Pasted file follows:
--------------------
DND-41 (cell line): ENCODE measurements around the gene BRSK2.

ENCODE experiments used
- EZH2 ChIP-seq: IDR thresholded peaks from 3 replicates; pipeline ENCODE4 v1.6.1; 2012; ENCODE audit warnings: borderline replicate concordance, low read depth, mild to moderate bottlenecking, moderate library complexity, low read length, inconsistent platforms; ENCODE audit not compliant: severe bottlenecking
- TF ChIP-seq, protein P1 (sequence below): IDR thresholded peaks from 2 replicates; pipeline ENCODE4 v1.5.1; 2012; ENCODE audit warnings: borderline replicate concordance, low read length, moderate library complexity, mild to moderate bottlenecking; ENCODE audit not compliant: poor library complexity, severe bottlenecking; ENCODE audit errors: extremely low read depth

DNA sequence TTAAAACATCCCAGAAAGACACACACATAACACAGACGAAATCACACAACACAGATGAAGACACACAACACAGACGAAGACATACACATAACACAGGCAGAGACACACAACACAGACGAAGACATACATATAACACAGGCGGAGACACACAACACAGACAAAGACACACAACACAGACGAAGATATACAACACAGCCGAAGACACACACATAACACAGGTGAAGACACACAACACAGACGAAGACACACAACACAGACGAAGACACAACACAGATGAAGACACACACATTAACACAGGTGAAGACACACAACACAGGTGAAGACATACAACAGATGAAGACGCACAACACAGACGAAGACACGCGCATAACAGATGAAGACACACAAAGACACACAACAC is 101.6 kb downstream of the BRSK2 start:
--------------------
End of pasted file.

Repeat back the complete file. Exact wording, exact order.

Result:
DND-41 (cell line): ENCODE measurements around the gene BRSK2.

ENCODE experiments used
- EZH2 ChIP-seq: IDR thresholded peaks from 3 replicates; pipeline ENCODE4 v1.6.1; 2012; ENCODE audit warnings: borderline replicate concordance, low read depth, mild to moderate bottlenecking, moderate library complexity, low read length, inconsistent platforms; ENCODE audit not compliant: severe bottlenecking
- TF ChIP-seq, protein P1 (sequence below): IDR thresholded peaks from 2 replicates; pipeline ENCODE4 v1.5.1; 2012; ENCODE audit warnings: borderline replicate concordance, low read length, moderate library complexity, mild to moderate bottlenecking; ENCODE audit not compliant: poor library complexity, severe bottlenecking; ENCODE audit errors: extremely low read depth

DNA sequence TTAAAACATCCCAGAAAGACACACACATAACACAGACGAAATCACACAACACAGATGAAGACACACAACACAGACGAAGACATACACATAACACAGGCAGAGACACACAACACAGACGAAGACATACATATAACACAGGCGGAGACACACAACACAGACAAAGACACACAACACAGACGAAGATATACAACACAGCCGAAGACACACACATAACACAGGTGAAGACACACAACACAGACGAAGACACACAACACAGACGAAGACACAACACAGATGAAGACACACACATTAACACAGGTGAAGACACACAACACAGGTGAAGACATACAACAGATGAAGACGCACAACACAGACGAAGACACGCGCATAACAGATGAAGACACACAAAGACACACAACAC is 101.6 kb downstream of the BRSK2 start: